Montana’s Gov. Steve Bullock presented a report in early January that shows Medicaid expansion has added $270 million to the state’s economy annually since its passage in 2015, according to The Great Falls Tribune.
“I think that it’s time we finally fully recognize the value of Medicaid expansion is as much for Montana businesses as it is for the Montanans receiving health care,” Bullock said.
Montana’s success — as well as Idaho’s recent decision to expand the health insurance program for low-income individuals — may serve as a model for Alabama.
Alabama is one of 14 mostly southern, conservative states that have not expanded Medicaid under the Affordable Care Act, President Barack Obama’s 2010 health care law.
Alabama Attorney General Steve Marshall was one of several Republican attorneys general who sued to overturn the law in a case that is still pending appeal.
Meanwhile, Alabama has witnessed the closing of six hospitals since 2011, according to the Alabama Hospital Association. They have warned that the closures could get worse as more cuts are anticipated later this year.
Hospitals that rely on so-called disproportionate share hospitals payments — or DSH — are barely operating in the black, and it wouldn’t take much to put them in the red.
“If the state has not expanded Medicaid in 2020, as the DSH cuts are scheduled to take effect, that will close a significant number of hospitals,” said Danne Howard, the association’s chief policy officer in December. “That will cripple. That will be the straw that the hospitals can’t survive.”
Louisiana’s expansion of Medicaid in 2016 resulted in a $1.85 billion direct economic impact, according to an April 2018 report. It has also led to the creation of 19,000 new jobs.
Three deep-red states — Idaho, Nebraska, and Utah — joined the 32 expansion states through ballot initiatives in November 2018. Solid majorities in each conservative state voted for the measure. Three other states — Kansas, Wisconsin and Maine — elected Democratic governors who are likely to push expansion.
Recent estimates show that between 235,000 to 300,000 people in Alabama would gain access to Medicaid if the state were to accept federal funding to expand Medicaid. In 2018, the federal government paid 94 percent of the cost of Medicaid expansion. That funding will drop to 90 percent by 2020, but will remain at that level going forward.
A UAB School of Public Health study found that expansion would cost the state about $770 million over the first seven years in costs, but could potentially result in $20 billion in economic growth over the same time period.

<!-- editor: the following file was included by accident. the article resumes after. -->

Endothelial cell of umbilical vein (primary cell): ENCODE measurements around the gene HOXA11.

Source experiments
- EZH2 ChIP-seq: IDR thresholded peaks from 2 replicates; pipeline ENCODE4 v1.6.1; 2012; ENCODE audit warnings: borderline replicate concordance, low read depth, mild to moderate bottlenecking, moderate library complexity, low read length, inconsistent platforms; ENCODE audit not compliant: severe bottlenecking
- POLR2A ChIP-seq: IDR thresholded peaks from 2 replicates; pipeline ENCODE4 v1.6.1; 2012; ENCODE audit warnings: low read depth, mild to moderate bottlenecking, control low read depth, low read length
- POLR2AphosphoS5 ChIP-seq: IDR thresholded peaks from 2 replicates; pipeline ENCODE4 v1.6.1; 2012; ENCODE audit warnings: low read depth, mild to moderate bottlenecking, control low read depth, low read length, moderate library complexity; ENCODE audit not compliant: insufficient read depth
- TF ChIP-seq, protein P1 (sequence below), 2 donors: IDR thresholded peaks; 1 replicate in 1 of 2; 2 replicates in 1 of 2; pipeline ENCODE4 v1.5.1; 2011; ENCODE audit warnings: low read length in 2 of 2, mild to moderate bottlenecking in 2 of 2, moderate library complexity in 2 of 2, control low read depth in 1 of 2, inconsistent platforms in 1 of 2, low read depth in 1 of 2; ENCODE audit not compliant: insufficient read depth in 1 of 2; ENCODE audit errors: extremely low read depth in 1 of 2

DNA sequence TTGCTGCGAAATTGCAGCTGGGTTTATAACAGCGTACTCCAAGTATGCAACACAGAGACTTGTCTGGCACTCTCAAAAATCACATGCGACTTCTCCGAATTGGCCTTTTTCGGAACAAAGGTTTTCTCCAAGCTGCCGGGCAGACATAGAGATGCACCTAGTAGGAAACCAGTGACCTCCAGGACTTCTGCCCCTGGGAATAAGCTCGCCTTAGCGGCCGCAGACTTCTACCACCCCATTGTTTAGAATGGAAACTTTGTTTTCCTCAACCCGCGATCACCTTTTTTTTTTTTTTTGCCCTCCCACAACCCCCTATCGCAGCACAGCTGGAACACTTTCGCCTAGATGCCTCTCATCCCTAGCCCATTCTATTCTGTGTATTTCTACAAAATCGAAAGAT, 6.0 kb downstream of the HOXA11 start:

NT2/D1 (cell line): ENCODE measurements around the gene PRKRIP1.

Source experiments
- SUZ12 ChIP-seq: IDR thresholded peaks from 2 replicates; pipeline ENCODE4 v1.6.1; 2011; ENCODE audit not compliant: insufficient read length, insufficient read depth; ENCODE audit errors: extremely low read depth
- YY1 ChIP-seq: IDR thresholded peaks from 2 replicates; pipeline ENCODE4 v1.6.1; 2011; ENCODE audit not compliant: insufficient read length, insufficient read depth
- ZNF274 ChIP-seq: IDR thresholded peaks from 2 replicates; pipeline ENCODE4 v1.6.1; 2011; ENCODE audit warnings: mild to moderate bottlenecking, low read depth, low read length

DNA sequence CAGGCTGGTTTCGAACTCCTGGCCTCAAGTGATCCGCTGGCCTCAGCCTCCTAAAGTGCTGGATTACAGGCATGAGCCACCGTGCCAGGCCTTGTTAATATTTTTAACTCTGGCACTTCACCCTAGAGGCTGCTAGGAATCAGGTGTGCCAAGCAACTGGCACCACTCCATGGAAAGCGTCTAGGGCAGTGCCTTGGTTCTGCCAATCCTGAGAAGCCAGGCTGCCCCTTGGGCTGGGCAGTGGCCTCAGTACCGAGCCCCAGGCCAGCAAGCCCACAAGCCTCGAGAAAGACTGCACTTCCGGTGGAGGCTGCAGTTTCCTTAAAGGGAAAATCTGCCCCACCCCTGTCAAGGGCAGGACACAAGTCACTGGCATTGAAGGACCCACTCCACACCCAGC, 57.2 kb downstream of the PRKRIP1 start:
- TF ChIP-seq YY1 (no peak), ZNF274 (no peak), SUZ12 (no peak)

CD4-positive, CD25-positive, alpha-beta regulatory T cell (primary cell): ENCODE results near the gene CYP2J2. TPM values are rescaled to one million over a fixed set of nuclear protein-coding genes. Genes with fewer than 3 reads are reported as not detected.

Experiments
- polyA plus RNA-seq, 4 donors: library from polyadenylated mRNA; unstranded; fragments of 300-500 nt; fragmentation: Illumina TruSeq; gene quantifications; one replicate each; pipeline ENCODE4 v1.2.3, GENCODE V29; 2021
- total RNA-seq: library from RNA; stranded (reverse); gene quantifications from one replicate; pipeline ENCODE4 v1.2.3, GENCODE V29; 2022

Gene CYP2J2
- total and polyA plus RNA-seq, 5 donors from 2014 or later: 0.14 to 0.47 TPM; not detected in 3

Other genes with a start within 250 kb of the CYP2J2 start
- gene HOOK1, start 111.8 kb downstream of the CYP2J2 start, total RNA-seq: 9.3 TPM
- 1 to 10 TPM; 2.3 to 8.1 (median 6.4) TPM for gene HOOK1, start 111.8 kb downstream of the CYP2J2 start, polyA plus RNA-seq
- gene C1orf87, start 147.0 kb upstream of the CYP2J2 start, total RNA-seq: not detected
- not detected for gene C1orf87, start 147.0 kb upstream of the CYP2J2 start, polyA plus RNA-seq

In her inaugural speech, Gov. Kay Ivey eluded to tackling health care but didn’t address Medicaid expansion directly.
Senate President Pro Tempore Del Marsh, R-Anniston, said in an interview that expansion is unlikely to be on the agenda for the 2019 legislative session.
Former chairman of the State Senate Health Committee Gerald Dial in an Op-ed said that if the state doesn’t expand Medicaid, “More hospitals will close.”
He also pointed out that beyond the six rural hospitals that have already closed, 88 percent of the remaining rural facilities are operating in the red.
“Many have had to eliminate services, cut staff and if nothing changes, a number of them will likely have to close their doors,” Dial said. “And when a community loses its hospital, it also loses doctors, pharmacies, and other providers, devastating the community not only in terms of access to health care but in job and economic losses.”
Ivey’s administration is riding high both in her personal approval rating and with the state’s booming economy. The governor seems poised to use her political capital to move the state forward despite political considerations.
Economic gains in Montana and Louisiana could convince a majority of the state’s conservative lawmakers that expansion is a winning proposal. Mississippi, another deeply conservative state, also appears ready to move forward with a version of the expansion.
Republican lawmakers are expected to impose work requirements on social welfare benefits in the coming legislative session. Some say this is a precursor to expanding Medicaid.